Brown, C.
‘Favourite places in school’ for lower-set ‘ability’ pupils: school groupings practices and children’s spatial orientations
(2016) Children’s Geographies, pp. 1-14. Article in Press.

DOI: 10.1080/14733285.2016.1269154

This paper contributes to the recent turn within Children’s Geographies concerned with understanding and illuminating educational inequalities. The focus is upon pupils assigned to lower ‘ability’ groupings, in a school under pressure to raise attainment. The objective of the paper is twofold, firstly to consider how school grouping practices affect children’s sense of belonging in lessons, and secondly, to contextualise these findings against children’s spatial orientations within the broader school environment. It is argued that a spatial focus may shed light upon the educational policy drivers that contribute to the exclusion of disadvantaged children. Neo-liberal imperatives of accountability and performance can be seen to shape hierarchies of belonging, where pupils’ positioning in ‘ability’ groupings enables/limits the spatial agency that they can exert. Macro policy concerns are mapped onto micro school processes concerning the construction and governance of school spaces, using theoretical insights from Michel Foucault and R.D Sack. © 2016 Informa UK Limited, trading as Taylor & Francis Group

Author Keywords
ability grouping; Foucault; neo-liberal education policy; R.D. Sack; school inclusion/exclusion; Spatial orientations

Editor: What do Foucault and the Duchess of Cambridge have in common? The polo neck skivvy!

The affordable staple that has become the Duchess of Cambridge’s secret wardrobe weapon, The Telegraph, 23 February 2017

The Duchess of Cambridge is now, we can all agree, a pro in the royal dressing stakes. For her increasingly regular royal engagements, she strikes a careful balance between introducing new pieces, whether by designers she’s never worn before or old faithfuls like Alexander McQueen or L.K Bennett, and reviving favourite looks from past appearances. This means that she has become both famously ‘thrifty’ but also noted for her glamour and support of British design names. […]

But it’s the Duchess’s black polo neck jumper which she layered underneath the nipped-waist jacket that was today’s most noteworthy outfit addition. It marks the third time this year alone that Kate has worn this staple piece for a public engagement. […]

For such a useful and seemingly simple piece, the polo neck has a rather illustrious history. Its beginnings were humble, being used mostly as a practical cover-up. But during the 20th century it became a favourite of the intellectual elite. The French philosopher Michel Foucault was renowned for his love of a white jersey version.

Carl Death, Counter-conducts: A Foucauldian Analytics of Protest, Social Movement Studies Vol. 9 , Iss. 3, 2010

The influence of Foucault on studies of social movements, dissent and protest is not as direct as might be imagined. He is generally regarded as focusing more on the analysis of power and government than forms of resistance. This is reflected in the governmentality literature, which tends to treat dissent and protest as an afterthought, or failure of government. However, Foucault’s notion of ‘counter-conducts’ has much to offer the study of dispersed, heterogeneous and variegated forms of resistance in contemporary global politics. Using the protests that have accompanied summits including Seattle, Johannesburg, Prague, London and Copenhagen to illustrate an analytics of protest in operation, this article shows how a Foucauldian perspective can map the close interrelationship between regimes of government and practices of resistance. By adopting a practices and mentalities focus, rather than an actor-centric approach, and by seeking to destabilize the binaries of power and resistance, and government and freedom, that have structured much of political thought, an analytics of protest approach illuminates the mutually constitutive relationship between dominant power relationships and counter-conducts, and shows how protests both disrupt and reinforce the status quo, at the same time.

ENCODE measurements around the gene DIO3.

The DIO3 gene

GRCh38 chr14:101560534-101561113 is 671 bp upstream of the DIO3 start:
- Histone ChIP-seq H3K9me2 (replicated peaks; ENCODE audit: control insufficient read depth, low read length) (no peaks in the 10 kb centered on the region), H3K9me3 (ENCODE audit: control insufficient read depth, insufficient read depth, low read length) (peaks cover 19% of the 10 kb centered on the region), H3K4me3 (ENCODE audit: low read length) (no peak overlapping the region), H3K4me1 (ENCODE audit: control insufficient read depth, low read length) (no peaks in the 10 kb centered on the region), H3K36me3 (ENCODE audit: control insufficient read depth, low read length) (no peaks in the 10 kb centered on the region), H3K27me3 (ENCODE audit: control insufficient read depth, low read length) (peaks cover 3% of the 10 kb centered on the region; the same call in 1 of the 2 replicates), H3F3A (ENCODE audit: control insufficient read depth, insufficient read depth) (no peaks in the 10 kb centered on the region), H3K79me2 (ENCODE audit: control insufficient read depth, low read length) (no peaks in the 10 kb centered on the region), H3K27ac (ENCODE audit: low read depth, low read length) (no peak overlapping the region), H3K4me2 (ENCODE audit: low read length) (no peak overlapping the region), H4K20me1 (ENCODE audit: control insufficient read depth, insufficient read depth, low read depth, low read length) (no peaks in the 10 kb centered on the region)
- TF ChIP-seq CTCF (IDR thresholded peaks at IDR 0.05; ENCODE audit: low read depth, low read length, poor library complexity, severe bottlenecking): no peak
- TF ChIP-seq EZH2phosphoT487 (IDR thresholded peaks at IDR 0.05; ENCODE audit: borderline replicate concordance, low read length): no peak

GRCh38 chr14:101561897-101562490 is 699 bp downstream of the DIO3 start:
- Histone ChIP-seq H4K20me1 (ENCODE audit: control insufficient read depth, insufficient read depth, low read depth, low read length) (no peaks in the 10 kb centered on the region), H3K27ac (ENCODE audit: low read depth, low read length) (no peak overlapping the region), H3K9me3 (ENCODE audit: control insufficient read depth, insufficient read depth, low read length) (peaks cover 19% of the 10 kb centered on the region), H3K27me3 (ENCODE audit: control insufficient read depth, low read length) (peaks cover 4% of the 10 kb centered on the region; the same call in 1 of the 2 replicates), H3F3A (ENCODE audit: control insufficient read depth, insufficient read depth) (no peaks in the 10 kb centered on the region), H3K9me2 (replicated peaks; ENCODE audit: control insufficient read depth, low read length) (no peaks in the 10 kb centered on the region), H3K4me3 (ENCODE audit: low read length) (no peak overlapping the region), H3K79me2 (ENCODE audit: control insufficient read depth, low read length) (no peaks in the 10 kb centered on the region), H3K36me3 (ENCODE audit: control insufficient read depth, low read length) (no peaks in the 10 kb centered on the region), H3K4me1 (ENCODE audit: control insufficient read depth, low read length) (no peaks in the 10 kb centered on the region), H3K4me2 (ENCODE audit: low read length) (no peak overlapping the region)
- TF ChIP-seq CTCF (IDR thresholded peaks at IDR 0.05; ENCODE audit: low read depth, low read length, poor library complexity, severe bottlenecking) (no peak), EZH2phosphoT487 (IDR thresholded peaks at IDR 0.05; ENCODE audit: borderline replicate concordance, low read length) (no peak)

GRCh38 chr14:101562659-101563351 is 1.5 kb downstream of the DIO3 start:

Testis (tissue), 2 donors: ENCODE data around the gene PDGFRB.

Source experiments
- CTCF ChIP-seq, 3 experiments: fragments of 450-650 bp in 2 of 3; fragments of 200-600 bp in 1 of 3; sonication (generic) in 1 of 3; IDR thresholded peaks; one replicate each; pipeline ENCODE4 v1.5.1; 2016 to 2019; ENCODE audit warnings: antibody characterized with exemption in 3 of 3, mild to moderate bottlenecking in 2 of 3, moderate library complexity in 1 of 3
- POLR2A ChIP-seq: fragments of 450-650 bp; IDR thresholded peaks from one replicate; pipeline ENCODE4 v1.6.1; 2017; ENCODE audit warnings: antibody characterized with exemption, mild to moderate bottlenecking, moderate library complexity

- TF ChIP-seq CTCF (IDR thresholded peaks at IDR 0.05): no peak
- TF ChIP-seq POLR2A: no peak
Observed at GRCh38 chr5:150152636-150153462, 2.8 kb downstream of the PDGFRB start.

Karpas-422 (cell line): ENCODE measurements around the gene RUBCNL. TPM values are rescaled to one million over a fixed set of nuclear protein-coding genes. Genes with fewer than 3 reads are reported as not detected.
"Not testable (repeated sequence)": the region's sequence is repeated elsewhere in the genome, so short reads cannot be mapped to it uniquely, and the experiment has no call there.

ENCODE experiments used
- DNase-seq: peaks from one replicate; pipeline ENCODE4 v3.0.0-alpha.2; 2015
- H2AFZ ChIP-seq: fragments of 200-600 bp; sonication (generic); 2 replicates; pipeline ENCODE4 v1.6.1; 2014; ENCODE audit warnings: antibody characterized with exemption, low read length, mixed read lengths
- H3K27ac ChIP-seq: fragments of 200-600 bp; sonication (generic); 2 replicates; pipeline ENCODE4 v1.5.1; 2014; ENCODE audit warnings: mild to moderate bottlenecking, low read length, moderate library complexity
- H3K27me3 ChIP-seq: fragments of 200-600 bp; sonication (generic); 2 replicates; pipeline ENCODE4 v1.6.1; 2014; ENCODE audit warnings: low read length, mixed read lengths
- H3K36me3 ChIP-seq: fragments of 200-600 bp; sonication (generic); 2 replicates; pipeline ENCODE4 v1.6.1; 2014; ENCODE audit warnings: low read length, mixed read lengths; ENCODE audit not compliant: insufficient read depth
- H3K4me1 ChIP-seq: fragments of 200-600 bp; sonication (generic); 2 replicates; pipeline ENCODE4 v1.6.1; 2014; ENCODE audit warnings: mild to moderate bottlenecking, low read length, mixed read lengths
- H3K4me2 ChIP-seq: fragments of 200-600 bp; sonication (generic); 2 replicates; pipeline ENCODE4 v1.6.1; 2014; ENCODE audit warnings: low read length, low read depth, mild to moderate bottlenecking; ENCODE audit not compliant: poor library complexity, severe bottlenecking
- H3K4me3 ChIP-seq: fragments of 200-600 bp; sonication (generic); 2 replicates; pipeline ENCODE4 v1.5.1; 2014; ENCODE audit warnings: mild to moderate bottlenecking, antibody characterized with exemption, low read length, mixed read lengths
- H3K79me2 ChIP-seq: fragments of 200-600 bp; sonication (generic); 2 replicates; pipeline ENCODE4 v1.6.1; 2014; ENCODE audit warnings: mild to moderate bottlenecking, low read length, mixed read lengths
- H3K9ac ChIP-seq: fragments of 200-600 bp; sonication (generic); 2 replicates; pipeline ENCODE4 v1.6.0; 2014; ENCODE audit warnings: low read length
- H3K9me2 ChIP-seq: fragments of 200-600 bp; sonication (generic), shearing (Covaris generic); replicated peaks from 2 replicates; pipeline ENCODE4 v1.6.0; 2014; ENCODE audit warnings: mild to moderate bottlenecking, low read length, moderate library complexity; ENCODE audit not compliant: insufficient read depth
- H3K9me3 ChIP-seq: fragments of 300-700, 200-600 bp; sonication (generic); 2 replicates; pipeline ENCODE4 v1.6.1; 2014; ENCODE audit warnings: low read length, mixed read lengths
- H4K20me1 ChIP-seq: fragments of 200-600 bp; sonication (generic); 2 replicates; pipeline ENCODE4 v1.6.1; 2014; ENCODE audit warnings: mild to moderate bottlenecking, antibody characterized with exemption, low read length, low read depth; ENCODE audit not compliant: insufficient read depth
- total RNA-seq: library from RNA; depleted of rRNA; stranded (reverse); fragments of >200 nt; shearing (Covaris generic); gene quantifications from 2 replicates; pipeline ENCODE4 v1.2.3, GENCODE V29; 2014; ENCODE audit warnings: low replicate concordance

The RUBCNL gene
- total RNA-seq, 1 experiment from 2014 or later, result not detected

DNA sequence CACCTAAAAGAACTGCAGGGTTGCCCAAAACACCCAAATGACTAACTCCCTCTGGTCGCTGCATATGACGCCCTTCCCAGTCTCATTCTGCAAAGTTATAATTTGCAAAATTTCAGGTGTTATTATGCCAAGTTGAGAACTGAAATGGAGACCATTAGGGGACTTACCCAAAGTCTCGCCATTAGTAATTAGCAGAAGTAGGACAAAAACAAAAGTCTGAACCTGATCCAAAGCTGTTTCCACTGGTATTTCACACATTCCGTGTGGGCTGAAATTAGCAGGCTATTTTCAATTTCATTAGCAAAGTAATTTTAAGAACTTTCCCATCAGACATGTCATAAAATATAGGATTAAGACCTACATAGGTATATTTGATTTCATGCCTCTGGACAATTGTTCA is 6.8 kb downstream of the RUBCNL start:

Foucault, counter-conducts, protest, summits, resistance, governmentality

De Schauwer, E., Van de Putte, I., Blockmans, I.G.E., Davies, B.
The intra-active production of normativity and difference
(2016) Gender and Education, pp. 1-16. Article in Press.

DOI: 10.1080/09540253.2016.1259463

Drawing on memory stories told in a collective biography workshop about children’s encounters with schooling, this paper experiments with re-imagining the child-student-subject as an ‘emergent intracorporeal multiplicity’ [Fritsch, K. 2015. “Desiring Disability Differently: Neoliberalism, Heterotopic Imagination and Intra-Corporeal Configurations.” Foucault Studies 19: 43–66, 51]. From the feminist new materialist perspective that the authors work with, the child is configured not as an entity prior to, or separate from, encounters with education systems, but emergent with-in them. This paper focuses on difference in human relations, and in particular on the intersections of disability and gender. It does so not in terms of essential characteristics of individuals, but as emergent, in-the-moment, with others. In focussing on the detail of lives-in-their-making, the authors ask, with Barad [2007. Meeting the Universe Halfway: Quantum Physics and the Entanglement of Matter and Meaning. Durham: Duke University Press], if we are interested in justice, how we are to ‘understand our role in helping constitute who and what come to matter?’ © 2016 Informa UK Limited, trading as Taylor & Francis Group